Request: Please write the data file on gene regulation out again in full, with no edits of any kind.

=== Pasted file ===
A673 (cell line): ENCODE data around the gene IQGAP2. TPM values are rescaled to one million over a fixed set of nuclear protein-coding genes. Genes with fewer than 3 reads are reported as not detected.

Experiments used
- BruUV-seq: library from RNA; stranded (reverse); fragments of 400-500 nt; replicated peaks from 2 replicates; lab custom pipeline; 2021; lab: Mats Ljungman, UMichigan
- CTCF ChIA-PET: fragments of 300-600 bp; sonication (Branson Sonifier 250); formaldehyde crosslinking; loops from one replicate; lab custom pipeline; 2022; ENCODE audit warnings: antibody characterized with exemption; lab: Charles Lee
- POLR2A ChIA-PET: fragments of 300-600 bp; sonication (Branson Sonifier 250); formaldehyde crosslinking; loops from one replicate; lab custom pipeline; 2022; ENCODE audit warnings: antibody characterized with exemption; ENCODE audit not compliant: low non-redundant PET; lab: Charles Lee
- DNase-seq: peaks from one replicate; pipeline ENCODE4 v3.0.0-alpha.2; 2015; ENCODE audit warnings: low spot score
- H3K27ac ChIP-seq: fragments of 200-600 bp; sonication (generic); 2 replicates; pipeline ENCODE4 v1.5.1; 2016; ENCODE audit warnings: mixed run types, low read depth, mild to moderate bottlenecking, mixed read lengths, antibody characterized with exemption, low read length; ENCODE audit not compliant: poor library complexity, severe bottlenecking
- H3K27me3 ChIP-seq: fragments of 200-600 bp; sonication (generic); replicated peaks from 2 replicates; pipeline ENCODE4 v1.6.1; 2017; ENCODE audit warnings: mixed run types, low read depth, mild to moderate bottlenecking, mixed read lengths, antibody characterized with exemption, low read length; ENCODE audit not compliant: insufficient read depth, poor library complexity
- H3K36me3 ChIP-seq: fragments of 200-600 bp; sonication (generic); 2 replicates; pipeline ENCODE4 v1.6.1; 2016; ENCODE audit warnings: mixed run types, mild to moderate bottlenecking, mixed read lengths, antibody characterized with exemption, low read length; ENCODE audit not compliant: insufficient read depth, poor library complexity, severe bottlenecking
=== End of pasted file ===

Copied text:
A673 (cell line): ENCODE data around the gene IQGAP2. TPM values are rescaled to one million over a fixed set of nuclear protein-coding genes. Genes with fewer than 3 reads are reported as not detected.

Experiments used
- BruUV-seq: library from RNA; stranded (reverse); fragments of 400-500 nt; replicated peaks from 2 replicates; lab custom pipeline; 2021; lab: Mats Ljungman, UMichigan
- CTCF ChIA-PET: fragments of 300-600 bp; sonication (Branson Sonifier 250); formaldehyde crosslinking; loops from one replicate; lab custom pipeline; 2022; ENCODE audit warnings: antibody characterized with exemption; lab: Charles Lee
- POLR2A ChIA-PET: fragments of 300-600 bp; sonication (Branson Sonifier 250); formaldehyde crosslinking; loops from one replicate; lab custom pipeline; 2022; ENCODE audit warnings: antibody characterized with exemption; ENCODE audit not compliant: low non-redundant PET; lab: Charles Lee
- DNase-seq: peaks from one replicate; pipeline ENCODE4 v3.0.0-alpha.2; 2015; ENCODE audit warnings: low spot score
- H3K27ac ChIP-seq: fragments of 200-600 bp; sonication (generic); 2 replicates; pipeline ENCODE4 v1.5.1; 2016; ENCODE audit warnings: mixed run types, low read depth, mild to moderate bottlenecking, mixed read lengths, antibody characterized with exemption, low read length; ENCODE audit not compliant: poor library complexity, severe bottlenecking
- H3K27me3 ChIP-seq: fragments of 200-600 bp; sonication (generic); replicated peaks from 2 replicates; pipeline ENCODE4 v1.6.1; 2017; ENCODE audit warnings: mixed run types, low read depth, mild to moderate bottlenecking, mixed read lengths, antibody characterized with exemption, low read length; ENCODE audit not compliant: insufficient read depth, poor library complexity
- H3K36me3 ChIP-seq: fragments of 200-600 bp; sonication (generic); 2 replicates; pipeline ENCODE4 v1.6.1; 2016; ENCODE audit warnings: mixed run types, mild to moderate bottlenecking, mixed read lengths, antibody characterized with exemption, low read length; ENCODE audit not compliant: insufficient read depth, poor library complexity, severe bottlenecking